Thursday, August 22, 2013
When I began my journey into the world of gardening, I was overwhelmed with all of the possibilities that were open to me. I had a vision of my back yard mirroring those beautiful English gardens I saw on HGTV with all those amazing flowers gracing the landscape in such a seemingly random order, yet knowing that each and every plant , and every shrub, had been lovingly planted in a particular spot for a particular reason. In my minds eye I walked down the rows of succulent, colorful veggies as I plucked a sun-warmed tomato off the vine or some dark, leafy greens ready to make a summer salad. The reality, of course, was that I didn't have a clue what I was doing and didn't know where to start. All I knew was that I didn't want to inadvertently kill anything. So the first things I planted were Morning Glories and Moonflowers.
The entrance to my half of the house had a trellis on both sides of the doorway. I had seen the Morning Glories and Moonflowers growing in someones yard and thought they were just beautiful. I was told that they were super easy to grow and that if you planted both, you would have flowers to greet the day and flowers to end the day. I thought that this was a perfect metaphor for my new life as a country girl so I went out immediately and bought the seeds. I started them in little cups on the window sill in the kitchen and when they were sturdy enough to go outside, I planted them with all the pomp and circumstance of a royal procession.
They did indeed become a metaphor for my life in so many ways. I would fly out of the door in the early morning to watch them open their beautiful purple petals to the sunlight and rise to meet the day. I felt that all the way down in my soul as if they were encouraging me to start the day with my head held high and filled with anticipation for the endless possibilities that lay before me that day.
In the evening, when the Morning Glories had closed their petals and bid the world good night, the Moonflowers would glow white against the waning light as dusk settled in. It reminded me that even in the dark of night (or the sometimes the darkness in our spirits), there is beauty to be found if we just open up and look for it. When one things ends, another one begins, just like the phases of our lives.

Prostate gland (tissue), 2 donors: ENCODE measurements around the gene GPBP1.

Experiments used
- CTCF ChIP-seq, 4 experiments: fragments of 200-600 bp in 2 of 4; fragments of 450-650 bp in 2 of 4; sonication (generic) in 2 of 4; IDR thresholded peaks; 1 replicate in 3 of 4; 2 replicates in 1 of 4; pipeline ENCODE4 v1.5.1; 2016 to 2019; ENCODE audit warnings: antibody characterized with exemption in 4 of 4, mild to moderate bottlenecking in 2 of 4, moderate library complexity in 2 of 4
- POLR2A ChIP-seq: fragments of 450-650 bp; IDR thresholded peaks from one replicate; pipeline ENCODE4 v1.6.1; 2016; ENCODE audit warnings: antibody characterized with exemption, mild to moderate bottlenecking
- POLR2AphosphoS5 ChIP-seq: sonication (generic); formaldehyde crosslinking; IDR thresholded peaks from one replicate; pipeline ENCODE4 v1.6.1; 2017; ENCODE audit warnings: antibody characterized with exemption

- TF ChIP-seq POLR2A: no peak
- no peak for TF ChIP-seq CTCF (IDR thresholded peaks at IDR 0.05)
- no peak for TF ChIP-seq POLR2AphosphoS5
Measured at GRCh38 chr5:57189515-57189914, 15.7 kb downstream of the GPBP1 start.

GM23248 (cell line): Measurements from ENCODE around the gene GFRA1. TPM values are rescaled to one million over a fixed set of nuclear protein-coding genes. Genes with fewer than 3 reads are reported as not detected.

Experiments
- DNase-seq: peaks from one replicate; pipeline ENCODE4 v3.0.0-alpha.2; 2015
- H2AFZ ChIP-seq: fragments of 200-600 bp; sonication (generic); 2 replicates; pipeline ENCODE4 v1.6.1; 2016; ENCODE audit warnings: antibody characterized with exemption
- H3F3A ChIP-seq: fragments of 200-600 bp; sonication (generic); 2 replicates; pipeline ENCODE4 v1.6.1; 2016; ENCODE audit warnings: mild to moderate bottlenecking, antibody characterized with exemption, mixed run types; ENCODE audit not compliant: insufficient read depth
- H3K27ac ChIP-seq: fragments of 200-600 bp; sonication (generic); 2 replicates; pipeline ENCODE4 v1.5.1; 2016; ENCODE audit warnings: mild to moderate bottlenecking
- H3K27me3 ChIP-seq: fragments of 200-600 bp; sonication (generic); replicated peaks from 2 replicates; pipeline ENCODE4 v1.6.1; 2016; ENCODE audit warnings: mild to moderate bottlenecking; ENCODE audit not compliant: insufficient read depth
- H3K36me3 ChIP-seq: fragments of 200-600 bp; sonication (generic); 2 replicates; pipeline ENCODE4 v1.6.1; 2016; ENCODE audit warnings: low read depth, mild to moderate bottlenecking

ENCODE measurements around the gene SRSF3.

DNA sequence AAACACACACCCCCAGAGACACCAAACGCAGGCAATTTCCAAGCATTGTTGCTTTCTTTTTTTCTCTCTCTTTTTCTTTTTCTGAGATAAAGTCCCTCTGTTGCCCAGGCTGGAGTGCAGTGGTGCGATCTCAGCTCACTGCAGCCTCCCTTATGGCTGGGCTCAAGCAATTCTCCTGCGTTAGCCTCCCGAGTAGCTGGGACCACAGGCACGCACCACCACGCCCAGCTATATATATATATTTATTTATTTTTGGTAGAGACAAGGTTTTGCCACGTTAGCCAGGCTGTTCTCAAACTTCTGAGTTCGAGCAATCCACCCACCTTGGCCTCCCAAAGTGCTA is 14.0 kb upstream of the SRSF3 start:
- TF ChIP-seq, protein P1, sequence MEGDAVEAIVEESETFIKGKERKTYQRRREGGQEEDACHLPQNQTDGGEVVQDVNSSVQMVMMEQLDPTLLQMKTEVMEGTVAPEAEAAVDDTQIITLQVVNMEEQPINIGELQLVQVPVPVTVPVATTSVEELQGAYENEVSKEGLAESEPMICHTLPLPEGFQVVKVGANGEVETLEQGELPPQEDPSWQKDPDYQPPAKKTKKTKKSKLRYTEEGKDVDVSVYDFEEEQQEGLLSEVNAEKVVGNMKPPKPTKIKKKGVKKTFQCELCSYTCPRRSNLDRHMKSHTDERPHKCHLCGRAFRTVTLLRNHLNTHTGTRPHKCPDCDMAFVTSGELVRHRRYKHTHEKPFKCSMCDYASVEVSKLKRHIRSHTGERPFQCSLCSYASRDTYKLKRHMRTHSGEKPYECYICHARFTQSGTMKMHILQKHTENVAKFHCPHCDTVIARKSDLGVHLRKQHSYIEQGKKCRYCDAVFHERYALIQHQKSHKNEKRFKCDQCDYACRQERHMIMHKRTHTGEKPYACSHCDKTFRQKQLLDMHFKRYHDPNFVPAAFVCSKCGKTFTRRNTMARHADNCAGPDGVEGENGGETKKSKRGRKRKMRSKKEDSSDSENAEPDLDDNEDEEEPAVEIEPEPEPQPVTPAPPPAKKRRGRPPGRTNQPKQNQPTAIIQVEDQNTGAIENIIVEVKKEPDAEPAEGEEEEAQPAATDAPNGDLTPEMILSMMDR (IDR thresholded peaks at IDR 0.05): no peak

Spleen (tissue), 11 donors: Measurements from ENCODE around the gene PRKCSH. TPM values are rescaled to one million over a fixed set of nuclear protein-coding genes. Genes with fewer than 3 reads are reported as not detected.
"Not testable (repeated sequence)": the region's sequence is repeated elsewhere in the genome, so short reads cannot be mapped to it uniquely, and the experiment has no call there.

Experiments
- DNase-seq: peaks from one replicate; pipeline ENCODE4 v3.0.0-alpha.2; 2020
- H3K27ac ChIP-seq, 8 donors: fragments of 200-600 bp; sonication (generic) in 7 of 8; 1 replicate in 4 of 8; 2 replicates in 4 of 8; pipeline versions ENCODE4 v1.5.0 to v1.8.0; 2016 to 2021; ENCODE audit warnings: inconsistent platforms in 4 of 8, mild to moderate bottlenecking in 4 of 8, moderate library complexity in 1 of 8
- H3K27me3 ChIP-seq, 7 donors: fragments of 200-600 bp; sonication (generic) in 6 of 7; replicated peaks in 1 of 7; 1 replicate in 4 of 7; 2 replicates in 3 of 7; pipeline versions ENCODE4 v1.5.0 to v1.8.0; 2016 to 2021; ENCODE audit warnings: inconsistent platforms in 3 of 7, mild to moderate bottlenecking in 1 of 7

One of the hardest things I've had to deal with as I've gotten older is dealing with endings of all kinds, be it divorce, death, physical separation as when the kids grow up and move on, or even the end of our jobs and our lives as we've know them for so long. One day we wake up and they have closed up like the Morning Glories at dusk, and we are left asking ourselves: "what do we do now?"
Taking my morning walk one day last week I came upon a fence filled with Morning Glories and took this picture with my phone. I touched the velvety petals and could feel the smile start deep inside me as it made its way to my face. I was sure that coming across those flowers was no accident. It was a reminder that we need to start each new day by throwing our arms open wide, lifting our heads to the sun, and expecting miracles. That, I have found, is how we make room for the new and miraculous to happen. Even at the end of the day, when the sun goes down, there is still the possibility of beauty in our lives.
And so it is.